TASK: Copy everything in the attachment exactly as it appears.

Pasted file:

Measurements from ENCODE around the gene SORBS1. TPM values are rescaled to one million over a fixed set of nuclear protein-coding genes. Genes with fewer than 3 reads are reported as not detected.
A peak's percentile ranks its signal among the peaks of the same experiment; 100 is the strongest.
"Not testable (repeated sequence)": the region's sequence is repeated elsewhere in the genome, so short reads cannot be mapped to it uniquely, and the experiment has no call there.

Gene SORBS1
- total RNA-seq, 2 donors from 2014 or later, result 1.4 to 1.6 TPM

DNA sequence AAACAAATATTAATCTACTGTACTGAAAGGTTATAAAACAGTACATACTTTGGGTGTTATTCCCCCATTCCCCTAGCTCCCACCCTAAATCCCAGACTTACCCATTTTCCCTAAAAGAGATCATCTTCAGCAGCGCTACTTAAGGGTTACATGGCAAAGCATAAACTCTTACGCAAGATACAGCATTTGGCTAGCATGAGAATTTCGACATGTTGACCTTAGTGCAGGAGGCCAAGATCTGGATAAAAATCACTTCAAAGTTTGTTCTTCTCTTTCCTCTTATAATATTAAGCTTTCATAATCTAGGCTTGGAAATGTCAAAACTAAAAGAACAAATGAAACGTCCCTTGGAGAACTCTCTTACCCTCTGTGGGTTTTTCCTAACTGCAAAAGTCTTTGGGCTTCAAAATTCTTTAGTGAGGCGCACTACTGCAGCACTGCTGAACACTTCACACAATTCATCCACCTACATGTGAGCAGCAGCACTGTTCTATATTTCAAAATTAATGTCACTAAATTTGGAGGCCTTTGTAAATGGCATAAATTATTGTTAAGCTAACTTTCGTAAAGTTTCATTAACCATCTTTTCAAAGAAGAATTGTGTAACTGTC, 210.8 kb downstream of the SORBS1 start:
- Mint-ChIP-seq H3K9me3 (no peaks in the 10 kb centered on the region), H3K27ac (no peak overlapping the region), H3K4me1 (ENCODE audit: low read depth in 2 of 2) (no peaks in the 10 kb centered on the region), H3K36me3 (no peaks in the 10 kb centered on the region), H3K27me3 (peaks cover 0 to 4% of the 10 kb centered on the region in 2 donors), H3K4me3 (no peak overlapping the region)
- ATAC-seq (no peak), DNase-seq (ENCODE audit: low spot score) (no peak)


Measurements from ENCODE around the gene SORBS1. TPM values are rescaled to one million over a fixed set of nuclear protein-coding genes. Genes with fewer than 3 reads are reported as not detected.
A peak's percentile ranks its signal among the peaks of the same experiment; 100 is the strongest.
"Not testable (repeated sequence)": the region's sequence is repeated elsewhere in the genome, so short reads cannot be mapped to it uniquely, and the experiment has no call there.

Gene SORBS1
- total RNA-seq, 2 donors from 2014 or later, result 1.4 to 1.6 TPM

DNA sequence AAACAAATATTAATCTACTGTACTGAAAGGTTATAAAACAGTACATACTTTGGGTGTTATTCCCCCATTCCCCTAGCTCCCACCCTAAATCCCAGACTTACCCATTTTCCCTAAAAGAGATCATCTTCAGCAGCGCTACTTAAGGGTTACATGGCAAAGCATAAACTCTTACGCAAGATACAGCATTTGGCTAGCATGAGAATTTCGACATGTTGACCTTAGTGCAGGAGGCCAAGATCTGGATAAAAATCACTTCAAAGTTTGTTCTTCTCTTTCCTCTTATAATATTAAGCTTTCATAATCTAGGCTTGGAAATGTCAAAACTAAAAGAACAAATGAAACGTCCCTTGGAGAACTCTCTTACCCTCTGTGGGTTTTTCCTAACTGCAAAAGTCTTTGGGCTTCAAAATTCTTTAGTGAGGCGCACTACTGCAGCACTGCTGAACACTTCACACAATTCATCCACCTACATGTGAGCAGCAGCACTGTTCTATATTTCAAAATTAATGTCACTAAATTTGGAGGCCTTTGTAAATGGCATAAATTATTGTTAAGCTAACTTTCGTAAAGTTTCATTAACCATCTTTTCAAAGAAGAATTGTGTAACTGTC, 210.8 kb downstream of the SORBS1 start:
- Mint-ChIP-seq H3K9me3 (no peaks in the 10 kb centered on the region), H3K27ac (no peak overlapping the region), H3K4me1 (ENCODE audit: low read depth in 2 of 2) (no peaks in the 10 kb centered on the region), H3K36me3 (no peaks in the 10 kb centered on the region), H3K27me3 (peaks cover 0 to 4% of the 10 kb centered on the region in 2 donors), H3K4me3 (no peak overlapping the region)
- ATAC-seq (no peak), DNase-seq (ENCODE audit: low spot score) (no peak)